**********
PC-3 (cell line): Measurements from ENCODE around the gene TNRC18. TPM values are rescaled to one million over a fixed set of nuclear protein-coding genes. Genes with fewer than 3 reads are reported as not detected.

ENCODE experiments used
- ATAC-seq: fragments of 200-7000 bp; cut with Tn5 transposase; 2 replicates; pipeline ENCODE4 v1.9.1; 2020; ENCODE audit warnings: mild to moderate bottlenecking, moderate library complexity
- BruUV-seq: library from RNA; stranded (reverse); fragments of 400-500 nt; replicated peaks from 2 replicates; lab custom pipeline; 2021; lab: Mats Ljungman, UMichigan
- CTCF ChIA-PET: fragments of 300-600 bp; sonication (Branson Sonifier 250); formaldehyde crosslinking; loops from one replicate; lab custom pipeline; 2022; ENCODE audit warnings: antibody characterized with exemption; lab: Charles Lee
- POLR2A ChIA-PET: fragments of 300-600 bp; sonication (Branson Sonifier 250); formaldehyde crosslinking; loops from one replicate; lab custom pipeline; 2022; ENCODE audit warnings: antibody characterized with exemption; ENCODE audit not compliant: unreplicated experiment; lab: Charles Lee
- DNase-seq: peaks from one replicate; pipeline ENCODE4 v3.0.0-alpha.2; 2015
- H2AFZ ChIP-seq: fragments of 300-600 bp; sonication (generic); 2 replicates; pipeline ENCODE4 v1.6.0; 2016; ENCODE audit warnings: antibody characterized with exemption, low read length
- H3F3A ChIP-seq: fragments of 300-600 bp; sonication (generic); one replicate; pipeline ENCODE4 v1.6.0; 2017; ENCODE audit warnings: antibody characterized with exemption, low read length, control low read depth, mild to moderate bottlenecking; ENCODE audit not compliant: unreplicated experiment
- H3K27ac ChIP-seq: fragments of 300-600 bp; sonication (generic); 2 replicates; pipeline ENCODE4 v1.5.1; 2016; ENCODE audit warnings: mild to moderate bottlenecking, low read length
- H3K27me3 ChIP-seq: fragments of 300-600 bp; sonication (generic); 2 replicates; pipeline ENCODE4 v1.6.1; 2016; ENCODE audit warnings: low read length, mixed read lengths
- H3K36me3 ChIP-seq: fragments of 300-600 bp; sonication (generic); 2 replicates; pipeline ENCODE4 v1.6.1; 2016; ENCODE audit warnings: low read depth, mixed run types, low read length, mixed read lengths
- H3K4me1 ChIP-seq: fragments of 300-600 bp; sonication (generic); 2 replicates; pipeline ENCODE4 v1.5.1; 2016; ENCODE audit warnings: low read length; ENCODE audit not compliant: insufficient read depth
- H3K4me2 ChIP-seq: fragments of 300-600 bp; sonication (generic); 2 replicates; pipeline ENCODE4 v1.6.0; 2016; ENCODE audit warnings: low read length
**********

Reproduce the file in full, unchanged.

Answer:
PC-3 (cell line): Measurements from ENCODE around the gene TNRC18. TPM values are rescaled to one million over a fixed set of nuclear protein-coding genes. Genes with fewer than 3 reads are reported as not detected.

ENCODE experiments used
- ATAC-seq: fragments of 200-7000 bp; cut with Tn5 transposase; 2 replicates; pipeline ENCODE4 v1.9.1; 2020; ENCODE audit warnings: mild to moderate bottlenecking, moderate library complexity
- BruUV-seq: library from RNA; stranded (reverse); fragments of 400-500 nt; replicated peaks from 2 replicates; lab custom pipeline; 2021; lab: Mats Ljungman, UMichigan
- CTCF ChIA-PET: fragments of 300-600 bp; sonication (Branson Sonifier 250); formaldehyde crosslinking; loops from one replicate; lab custom pipeline; 2022; ENCODE audit warnings: antibody characterized with exemption; lab: Charles Lee
- POLR2A ChIA-PET: fragments of 300-600 bp; sonication (Branson Sonifier 250); formaldehyde crosslinking; loops from one replicate; lab custom pipeline; 2022; ENCODE audit warnings: antibody characterized with exemption; ENCODE audit not compliant: unreplicated experiment; lab: Charles Lee
- DNase-seq: peaks from one replicate; pipeline ENCODE4 v3.0.0-alpha.2; 2015
- H2AFZ ChIP-seq: fragments of 300-600 bp; sonication (generic); 2 replicates; pipeline ENCODE4 v1.6.0; 2016; ENCODE audit warnings: antibody characterized with exemption, low read length
- H3F3A ChIP-seq: fragments of 300-600 bp; sonication (generic); one replicate; pipeline ENCODE4 v1.6.0; 2017; ENCODE audit warnings: antibody characterized with exemption, low read length, control low read depth, mild to moderate bottlenecking; ENCODE audit not compliant: unreplicated experiment
- H3K27ac ChIP-seq: fragments of 300-600 bp; sonication (generic); 2 replicates; pipeline ENCODE4 v1.5.1; 2016; ENCODE audit warnings: mild to moderate bottlenecking, low read length
- H3K27me3 ChIP-seq: fragments of 300-600 bp; sonication (generic); 2 replicates; pipeline ENCODE4 v1.6.1; 2016; ENCODE audit warnings: low read length, mixed read lengths
- H3K36me3 ChIP-seq: fragments of 300-600 bp; sonication (generic); 2 replicates; pipeline ENCODE4 v1.6.1; 2016; ENCODE audit warnings: low read depth, mixed run types, low read length, mixed read lengths
- H3K4me1 ChIP-seq: fragments of 300-600 bp; sonication (generic); 2 replicates; pipeline ENCODE4 v1.5.1; 2016; ENCODE audit warnings: low read length; ENCODE audit not compliant: insufficient read depth
- H3K4me2 ChIP-seq: fragments of 300-600 bp; sonication (generic); 2 replicates; pipeline ENCODE4 v1.6.0; 2016; ENCODE audit warnings: low read length